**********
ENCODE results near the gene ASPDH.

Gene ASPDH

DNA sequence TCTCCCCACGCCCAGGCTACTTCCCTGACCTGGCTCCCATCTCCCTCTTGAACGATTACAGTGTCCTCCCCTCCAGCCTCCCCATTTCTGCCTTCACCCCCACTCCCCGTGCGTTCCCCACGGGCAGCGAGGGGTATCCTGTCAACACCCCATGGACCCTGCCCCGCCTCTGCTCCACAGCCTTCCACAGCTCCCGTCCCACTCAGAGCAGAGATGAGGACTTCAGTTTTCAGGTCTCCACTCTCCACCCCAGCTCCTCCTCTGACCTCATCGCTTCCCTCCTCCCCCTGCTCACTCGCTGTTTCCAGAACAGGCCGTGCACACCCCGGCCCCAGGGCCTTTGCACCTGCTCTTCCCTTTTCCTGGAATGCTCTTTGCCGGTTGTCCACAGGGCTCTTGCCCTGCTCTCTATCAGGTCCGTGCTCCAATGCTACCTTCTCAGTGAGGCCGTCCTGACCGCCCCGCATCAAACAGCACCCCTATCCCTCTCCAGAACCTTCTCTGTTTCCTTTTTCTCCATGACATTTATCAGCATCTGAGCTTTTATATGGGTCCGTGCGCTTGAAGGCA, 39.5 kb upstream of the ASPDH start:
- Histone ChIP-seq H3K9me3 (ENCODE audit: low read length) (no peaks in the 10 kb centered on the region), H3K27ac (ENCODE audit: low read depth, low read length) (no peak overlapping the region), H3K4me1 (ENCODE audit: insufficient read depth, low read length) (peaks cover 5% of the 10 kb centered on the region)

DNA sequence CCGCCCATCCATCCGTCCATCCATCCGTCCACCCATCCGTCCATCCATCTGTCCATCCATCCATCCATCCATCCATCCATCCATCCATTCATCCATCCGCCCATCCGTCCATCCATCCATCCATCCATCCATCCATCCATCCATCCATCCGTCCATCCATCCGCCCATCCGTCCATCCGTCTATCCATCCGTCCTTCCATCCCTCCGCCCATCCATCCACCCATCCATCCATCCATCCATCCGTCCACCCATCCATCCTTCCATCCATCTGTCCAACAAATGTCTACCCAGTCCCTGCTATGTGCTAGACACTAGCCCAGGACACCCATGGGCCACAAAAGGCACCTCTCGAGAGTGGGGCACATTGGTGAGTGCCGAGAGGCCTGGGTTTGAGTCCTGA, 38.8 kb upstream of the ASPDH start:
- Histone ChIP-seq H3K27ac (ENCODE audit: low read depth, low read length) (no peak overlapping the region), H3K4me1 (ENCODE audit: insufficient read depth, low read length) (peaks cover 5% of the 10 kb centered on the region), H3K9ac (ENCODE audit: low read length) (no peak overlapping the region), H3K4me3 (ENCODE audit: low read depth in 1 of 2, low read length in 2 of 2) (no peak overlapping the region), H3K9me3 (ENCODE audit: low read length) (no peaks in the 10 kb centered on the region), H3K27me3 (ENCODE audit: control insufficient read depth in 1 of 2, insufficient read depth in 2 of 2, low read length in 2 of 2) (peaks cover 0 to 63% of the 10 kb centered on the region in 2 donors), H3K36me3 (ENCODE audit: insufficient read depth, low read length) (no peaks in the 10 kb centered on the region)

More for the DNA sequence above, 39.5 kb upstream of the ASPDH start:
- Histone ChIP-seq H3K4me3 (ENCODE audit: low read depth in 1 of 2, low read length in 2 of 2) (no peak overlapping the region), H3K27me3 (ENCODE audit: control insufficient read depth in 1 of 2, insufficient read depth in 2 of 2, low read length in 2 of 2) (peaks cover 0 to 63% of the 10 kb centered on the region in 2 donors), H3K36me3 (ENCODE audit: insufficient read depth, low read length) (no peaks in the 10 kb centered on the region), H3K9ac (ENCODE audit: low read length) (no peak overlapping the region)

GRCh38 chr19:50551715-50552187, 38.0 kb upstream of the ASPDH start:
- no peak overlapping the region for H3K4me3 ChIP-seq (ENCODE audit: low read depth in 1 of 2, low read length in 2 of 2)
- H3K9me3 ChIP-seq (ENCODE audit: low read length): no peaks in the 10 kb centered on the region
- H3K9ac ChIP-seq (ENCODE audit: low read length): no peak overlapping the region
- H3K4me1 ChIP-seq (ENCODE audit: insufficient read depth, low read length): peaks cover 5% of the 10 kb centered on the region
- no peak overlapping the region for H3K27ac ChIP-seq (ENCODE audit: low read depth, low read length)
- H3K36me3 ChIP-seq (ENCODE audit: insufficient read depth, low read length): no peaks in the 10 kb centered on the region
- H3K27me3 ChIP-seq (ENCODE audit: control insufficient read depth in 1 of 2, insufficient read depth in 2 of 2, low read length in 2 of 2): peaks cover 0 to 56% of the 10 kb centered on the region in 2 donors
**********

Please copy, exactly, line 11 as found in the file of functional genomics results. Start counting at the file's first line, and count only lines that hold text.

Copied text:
- H3K9me3 ChIP-seq (ENCODE audit: low read length): no peaks in the 10 kb centered on the region